Composites Engineering Show: 9th–10th November 2011
National Exhibition Centre, Birmingham, Hall 20, Stand 1248
Market leading specialist vehicle converter, S MacNeillie makes its debut appearance at the Composites Engineering Show at Birmingham’s National Exhibition Centre this week – to demonstrate the expanding capability, diversity and ambition of its composites division.
At the show, the company will display a small representative range of its current production composite components, ranging from engine undertrays and light cluster housings to airflow management panels and valances for supercars. A new range of high impact wall and door protectors for hospitals and public thoroughfares will be shown for the first time. MacNeillie is also keen to further grow its composites business in related industries and in other sectors such as rail and aerospace.
Head of Sales for MacNeillie Composites Division, Marc Emery says, ”We know from our own experience and that of our customers that the use of advanced composite materials provides highly viable engineering solutions with significant additional advantages. These include high impact resistance, energy absorbing characteristics, exceptional strength and durability in service. We can also design, create and produce complex shapes and structures, which would be extremely challenging and expensive with traditional alternative materials”.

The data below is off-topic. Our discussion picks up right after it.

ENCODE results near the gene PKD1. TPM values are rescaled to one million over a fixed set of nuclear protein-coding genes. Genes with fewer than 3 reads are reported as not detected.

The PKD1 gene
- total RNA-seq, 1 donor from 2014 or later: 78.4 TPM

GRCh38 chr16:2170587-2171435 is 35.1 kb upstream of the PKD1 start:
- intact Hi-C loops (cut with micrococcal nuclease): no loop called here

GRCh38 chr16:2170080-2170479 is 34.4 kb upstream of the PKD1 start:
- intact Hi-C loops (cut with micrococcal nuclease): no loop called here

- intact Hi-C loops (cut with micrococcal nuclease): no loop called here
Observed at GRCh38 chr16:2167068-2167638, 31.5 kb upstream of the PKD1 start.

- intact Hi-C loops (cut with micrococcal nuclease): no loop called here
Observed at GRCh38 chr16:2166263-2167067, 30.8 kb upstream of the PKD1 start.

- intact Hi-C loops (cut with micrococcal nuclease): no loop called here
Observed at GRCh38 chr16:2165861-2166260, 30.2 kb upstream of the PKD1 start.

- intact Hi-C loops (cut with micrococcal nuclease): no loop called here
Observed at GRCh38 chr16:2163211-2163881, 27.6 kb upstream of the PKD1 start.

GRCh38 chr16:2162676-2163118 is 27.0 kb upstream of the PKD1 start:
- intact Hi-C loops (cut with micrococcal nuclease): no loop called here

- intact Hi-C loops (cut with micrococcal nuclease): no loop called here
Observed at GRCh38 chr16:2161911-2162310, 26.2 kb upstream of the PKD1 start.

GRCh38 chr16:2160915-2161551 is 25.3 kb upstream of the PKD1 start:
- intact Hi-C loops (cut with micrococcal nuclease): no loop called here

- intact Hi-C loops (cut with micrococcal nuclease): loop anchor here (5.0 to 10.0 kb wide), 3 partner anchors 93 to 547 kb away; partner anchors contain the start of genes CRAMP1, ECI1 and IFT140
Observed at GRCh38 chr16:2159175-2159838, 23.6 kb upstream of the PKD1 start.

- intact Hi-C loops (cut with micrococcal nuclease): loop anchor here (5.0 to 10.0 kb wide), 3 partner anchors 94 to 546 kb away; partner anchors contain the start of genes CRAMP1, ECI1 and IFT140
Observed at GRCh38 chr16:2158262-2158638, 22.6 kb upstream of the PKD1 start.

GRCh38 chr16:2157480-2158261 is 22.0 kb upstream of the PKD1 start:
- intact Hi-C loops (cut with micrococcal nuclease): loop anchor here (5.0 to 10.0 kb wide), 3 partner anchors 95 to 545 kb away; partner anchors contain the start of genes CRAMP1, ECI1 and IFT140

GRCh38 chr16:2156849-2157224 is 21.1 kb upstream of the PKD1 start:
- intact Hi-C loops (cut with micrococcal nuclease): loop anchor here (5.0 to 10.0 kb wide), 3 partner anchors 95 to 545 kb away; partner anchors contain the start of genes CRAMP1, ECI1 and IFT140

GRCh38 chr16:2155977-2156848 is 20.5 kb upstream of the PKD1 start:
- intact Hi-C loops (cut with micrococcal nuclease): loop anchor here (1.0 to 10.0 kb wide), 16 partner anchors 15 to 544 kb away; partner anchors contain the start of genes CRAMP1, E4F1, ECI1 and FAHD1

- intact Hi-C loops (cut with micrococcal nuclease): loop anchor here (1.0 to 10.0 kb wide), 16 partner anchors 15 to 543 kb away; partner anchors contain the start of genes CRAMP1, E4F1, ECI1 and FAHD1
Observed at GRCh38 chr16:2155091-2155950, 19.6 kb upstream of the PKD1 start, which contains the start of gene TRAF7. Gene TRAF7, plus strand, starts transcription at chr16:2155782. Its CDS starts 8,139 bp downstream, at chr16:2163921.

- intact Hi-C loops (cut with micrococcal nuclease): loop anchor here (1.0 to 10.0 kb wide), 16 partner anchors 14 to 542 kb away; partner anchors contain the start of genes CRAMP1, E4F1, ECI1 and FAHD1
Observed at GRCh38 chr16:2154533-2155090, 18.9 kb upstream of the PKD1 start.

MacNeillie acquired its current composite materials production unit in Coalville, Leicestershire in 2007, initially to support its in-house vehicle panel and componentry requirements. Now, the company has revealed plans for a major investment programme, which will create the capacity to expand production and supply advanced composite products for a wider range of external customers and applications.
MacNeillie is a privately owned company and is one of the country’s largest specialist emergency services, defence and security sector bodybuilders and vehicle integrators. It remains at the forefront of the application of advanced composites in ambulances – where substantially increased on-board equipment inventory is required without compromising gross weight, speed or performance.